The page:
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Mind/Body Dualism

Cartesian rationalism can be explained as the overall philosophical direction towards the acceptance of the sole essence of reality that is driven from the knowledge of logical thinking. Rationalism, from the time of or the period of enlighten, has been usually associated with the introduction of arithmetical methods in philosophy. On the other hand, empiricism is a theory that argues the fact that knowledge originates from the sensory experience alone. One of its views is epistemology, which is a study of human knowledge, and it also emphasizes the role of evidence and experience especially the sensory experience. Empiricists also argue that customs and traditions always arise because of the relations of the previous sense experiences. In this case, this question concentrates on logical empiricism also known as logical positivism.

Logical empiricism involves a number of ideas that include verifiability criterion of meaningfulness, as well as the theory of priori. In comparison, Cartesian rationalism and logical empiricism are both dualism. This means that coordinating the relation as well as sensory experience for philosophers is a challenge. Rationalism is seen as an aspect that solves fundamental and general questions cannot explain the manner in which the new knowledge is obtained. On the other hand, logical empiricism argues about the increase of individual knowledge but cannot guarantee the truth of the knowledge. The affinity between the two is deeply rooted than it is possibly thought. Neither of the two can grasp consciousness in the act of learning. Thus, both theories are put in the phenomenology of the perception suggesting that a world of impression is equal to the independence of the mind. This means that they both keep a safe distance with perception and, in the long run, judgment and attention are needed to connect them.

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Cartesian rationalism is usually contrasted with empiricism. The root dispute between rationalism and logical empiricism concerns the extent to which people are dependent upon the sense of experience in an effort to gain knowledge. Rationalists claim that there exist various ways in which the concepts of knowledge of people are gained in an independent manner of sense experience. On the other hand, logical empiricists believe that sense experience is the major source of the concepts and knowledge that are possessed by human beings. Cartesian rationalism and logical empiricism try to associate them in an attempt to explain the knowledge that is possessed by individuals. The differences between them are always magnified to an extent where some people only understand each of them individually.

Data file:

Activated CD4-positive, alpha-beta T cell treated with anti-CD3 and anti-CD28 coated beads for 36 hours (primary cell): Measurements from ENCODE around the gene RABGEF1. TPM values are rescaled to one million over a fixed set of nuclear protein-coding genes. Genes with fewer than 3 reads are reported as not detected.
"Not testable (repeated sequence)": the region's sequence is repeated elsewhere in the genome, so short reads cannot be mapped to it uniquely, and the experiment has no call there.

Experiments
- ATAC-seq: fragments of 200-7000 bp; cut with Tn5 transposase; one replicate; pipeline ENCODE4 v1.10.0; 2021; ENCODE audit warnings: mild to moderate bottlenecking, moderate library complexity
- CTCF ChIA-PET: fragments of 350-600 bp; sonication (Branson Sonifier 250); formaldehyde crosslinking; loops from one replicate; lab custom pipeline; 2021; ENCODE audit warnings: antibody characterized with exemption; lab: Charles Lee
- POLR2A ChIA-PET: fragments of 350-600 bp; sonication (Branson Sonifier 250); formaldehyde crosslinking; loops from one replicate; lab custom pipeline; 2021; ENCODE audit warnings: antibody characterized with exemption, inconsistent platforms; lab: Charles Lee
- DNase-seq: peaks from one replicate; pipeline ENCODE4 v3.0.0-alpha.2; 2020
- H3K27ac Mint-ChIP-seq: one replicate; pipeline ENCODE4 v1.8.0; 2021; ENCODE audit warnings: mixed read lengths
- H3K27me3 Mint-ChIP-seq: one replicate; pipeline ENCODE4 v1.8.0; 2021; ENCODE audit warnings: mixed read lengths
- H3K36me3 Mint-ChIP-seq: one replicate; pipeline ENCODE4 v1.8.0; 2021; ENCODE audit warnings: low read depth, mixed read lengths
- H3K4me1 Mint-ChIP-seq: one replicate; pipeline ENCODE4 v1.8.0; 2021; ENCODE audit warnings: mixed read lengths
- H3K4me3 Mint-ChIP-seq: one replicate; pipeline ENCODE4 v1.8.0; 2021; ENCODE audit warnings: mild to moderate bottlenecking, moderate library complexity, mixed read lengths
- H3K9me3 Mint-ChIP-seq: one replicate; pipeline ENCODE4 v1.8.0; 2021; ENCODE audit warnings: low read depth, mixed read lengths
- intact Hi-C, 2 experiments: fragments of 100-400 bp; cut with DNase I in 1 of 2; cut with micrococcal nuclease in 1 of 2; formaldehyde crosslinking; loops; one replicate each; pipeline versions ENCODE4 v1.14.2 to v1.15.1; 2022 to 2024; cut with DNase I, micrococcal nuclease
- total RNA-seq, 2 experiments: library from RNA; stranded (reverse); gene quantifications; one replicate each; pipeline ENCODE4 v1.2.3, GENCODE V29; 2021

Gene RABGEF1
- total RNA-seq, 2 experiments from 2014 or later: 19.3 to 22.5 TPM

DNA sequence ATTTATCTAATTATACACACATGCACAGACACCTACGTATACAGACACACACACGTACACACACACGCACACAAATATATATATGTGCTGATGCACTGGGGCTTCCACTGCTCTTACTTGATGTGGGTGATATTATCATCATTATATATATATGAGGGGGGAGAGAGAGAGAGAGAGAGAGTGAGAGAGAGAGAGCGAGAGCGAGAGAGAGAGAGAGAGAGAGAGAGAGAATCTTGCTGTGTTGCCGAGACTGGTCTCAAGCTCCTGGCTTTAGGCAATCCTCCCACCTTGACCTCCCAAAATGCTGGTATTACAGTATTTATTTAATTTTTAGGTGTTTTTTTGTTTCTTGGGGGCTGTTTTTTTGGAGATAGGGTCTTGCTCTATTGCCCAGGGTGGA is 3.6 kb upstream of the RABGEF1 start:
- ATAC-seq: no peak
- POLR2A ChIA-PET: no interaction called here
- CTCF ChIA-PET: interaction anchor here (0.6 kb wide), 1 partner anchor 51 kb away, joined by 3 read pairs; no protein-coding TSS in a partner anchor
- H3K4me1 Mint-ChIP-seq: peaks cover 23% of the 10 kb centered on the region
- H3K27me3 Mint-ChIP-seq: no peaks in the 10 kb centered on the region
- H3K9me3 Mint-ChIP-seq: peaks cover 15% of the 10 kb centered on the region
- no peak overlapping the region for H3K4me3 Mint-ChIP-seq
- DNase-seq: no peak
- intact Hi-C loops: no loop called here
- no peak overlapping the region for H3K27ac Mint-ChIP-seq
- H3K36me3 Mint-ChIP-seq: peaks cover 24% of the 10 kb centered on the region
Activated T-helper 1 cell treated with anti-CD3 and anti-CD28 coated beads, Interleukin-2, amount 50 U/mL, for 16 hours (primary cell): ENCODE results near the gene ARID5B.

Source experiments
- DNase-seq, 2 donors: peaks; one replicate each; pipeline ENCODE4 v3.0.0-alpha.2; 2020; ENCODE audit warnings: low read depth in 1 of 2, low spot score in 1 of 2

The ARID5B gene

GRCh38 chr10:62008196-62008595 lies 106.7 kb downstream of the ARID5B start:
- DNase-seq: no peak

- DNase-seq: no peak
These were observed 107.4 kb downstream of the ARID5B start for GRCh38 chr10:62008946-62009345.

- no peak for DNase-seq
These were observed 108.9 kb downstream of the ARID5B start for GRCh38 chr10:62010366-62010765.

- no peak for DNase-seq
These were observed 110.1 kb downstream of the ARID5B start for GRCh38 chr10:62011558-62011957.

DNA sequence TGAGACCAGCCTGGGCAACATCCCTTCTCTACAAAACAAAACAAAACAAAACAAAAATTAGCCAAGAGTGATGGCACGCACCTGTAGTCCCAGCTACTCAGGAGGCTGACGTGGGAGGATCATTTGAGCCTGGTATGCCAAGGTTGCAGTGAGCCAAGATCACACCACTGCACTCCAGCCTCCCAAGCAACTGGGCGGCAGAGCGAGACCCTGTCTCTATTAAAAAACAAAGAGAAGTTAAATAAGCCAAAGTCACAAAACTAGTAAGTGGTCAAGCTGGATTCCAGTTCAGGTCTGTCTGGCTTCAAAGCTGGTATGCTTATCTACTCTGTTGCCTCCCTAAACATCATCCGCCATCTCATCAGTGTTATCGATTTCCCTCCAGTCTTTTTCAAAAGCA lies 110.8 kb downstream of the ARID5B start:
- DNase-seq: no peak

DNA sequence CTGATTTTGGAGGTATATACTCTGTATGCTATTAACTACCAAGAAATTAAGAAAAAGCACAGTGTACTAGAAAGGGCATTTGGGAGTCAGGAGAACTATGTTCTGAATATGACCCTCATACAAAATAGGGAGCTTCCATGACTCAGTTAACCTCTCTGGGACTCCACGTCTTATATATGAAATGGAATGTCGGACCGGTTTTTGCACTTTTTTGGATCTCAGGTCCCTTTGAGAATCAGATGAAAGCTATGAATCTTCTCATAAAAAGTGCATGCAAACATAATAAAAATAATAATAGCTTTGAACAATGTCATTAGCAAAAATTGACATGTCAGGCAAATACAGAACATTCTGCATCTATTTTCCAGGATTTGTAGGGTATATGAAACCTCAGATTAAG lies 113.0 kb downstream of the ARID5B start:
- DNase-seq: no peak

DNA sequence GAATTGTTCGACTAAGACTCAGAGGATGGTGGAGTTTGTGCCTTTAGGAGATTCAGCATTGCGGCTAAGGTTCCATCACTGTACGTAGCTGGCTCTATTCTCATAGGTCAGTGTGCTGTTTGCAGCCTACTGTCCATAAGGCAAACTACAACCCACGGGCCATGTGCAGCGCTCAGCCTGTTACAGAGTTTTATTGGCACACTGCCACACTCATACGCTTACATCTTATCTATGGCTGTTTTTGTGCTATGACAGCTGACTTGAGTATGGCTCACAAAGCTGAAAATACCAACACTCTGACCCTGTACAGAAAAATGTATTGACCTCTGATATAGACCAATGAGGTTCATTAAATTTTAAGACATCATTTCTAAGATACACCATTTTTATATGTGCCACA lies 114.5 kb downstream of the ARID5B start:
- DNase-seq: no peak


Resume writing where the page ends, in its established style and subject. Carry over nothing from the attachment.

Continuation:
Mind/Body Problem

Kantian idealism was the modest philosophical doctrine that states the difference between things in themselves and appearances. It claims that the objects of human cognition are usually appearance, not things in themselves. This form of idealism was transformed to absolute idealism by other philosophers, with the view that things in themselves are usually a contradiction in terms due to the fact that a thing must be an object of consciousness if at all it has to be an object. On the other hand, phenomenology involves the study of structures of consciousness as experienced from the first-person point of view. The central structure of experience cannot be said to be its intentionality but being directed towards something. This is because it is an experience about or of some object.

Phenomenology corrects the problem with rationalism and empiricism by introducing a restrictive view that only sensory experience possesses a proper phenomenal character. For instance, the ability to see a color, hearing a tone, feeling a pain and smelling an odor are experiences that are phenomenal, and that are well defined in this case unlike in rationalism or empiricism. Another reason why this is a correct solution to the problem is because a stringent rationalism or empiricism can limit some experiences that elicit pure sensations.